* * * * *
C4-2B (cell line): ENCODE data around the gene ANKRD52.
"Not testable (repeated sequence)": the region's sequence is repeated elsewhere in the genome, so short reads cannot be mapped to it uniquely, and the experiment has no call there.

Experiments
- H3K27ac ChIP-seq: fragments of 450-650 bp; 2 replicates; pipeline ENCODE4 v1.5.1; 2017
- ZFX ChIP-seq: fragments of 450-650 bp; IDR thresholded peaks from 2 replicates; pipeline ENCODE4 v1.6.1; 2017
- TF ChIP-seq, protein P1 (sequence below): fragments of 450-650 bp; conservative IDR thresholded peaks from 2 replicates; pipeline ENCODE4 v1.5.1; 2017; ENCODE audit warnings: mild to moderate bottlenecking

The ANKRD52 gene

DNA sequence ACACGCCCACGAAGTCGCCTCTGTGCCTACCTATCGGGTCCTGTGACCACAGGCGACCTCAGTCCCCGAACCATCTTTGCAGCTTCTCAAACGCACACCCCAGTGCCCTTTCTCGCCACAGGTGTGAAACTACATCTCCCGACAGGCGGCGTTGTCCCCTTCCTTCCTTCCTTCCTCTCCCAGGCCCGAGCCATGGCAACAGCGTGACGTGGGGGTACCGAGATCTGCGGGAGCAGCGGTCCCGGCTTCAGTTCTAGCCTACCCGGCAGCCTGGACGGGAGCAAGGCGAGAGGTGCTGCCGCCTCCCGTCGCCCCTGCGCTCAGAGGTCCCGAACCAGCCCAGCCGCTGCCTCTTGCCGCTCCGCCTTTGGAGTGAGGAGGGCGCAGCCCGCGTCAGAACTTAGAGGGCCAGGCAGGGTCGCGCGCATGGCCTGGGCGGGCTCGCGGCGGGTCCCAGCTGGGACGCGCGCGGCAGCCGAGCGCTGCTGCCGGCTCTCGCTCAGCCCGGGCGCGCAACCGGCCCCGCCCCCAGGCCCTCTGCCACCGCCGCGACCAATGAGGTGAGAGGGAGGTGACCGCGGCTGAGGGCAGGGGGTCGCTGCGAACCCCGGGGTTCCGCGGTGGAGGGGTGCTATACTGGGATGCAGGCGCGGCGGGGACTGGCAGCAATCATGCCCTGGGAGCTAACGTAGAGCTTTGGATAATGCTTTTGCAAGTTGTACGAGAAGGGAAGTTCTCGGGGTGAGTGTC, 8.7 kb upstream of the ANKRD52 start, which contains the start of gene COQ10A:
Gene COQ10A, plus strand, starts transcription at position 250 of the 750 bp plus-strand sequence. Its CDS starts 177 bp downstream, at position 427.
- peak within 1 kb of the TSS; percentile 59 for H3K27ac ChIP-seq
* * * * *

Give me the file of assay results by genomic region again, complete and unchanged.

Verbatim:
C4-2B (cell line): ENCODE data around the gene ANKRD52.
"Not testable (repeated sequence)": the region's sequence is repeated elsewhere in the genome, so short reads cannot be mapped to it uniquely, and the experiment has no call there.

Experiments
- H3K27ac ChIP-seq: fragments of 450-650 bp; 2 replicates; pipeline ENCODE4 v1.5.1; 2017
- ZFX ChIP-seq: fragments of 450-650 bp; IDR thresholded peaks from 2 replicates; pipeline ENCODE4 v1.6.1; 2017
- TF ChIP-seq, protein P1 (sequence below): fragments of 450-650 bp; conservative IDR thresholded peaks from 2 replicates; pipeline ENCODE4 v1.5.1; 2017; ENCODE audit warnings: mild to moderate bottlenecking

The ANKRD52 gene

DNA sequence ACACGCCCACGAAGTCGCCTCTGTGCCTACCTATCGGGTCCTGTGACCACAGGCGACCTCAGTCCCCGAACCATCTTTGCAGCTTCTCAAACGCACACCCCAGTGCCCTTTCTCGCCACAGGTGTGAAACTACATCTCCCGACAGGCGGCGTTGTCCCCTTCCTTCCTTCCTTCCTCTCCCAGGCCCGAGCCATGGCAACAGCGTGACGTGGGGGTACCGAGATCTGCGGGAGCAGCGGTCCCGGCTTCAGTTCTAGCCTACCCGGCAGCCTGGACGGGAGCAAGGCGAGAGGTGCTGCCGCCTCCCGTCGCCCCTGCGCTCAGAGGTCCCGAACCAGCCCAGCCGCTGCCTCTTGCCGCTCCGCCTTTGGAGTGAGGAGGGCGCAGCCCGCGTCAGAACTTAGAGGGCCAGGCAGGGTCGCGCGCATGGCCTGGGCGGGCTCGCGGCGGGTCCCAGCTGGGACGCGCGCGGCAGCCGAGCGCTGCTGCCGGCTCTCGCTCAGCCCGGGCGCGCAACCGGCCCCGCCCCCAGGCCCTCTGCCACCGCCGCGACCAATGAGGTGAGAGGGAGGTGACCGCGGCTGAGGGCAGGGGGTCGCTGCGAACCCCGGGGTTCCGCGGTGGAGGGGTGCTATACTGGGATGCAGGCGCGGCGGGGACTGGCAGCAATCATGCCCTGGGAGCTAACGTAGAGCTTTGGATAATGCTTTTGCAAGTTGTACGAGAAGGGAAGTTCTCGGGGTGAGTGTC, 8.7 kb upstream of the ANKRD52 start, which contains the start of gene COQ10A:
Gene COQ10A, plus strand, starts transcription at position 250 of the 750 bp plus-strand sequence. Its CDS starts 177 bp downstream, at position 427.
- peak within 1 kb of the TSS; percentile 59 for H3K27ac ChIP-seq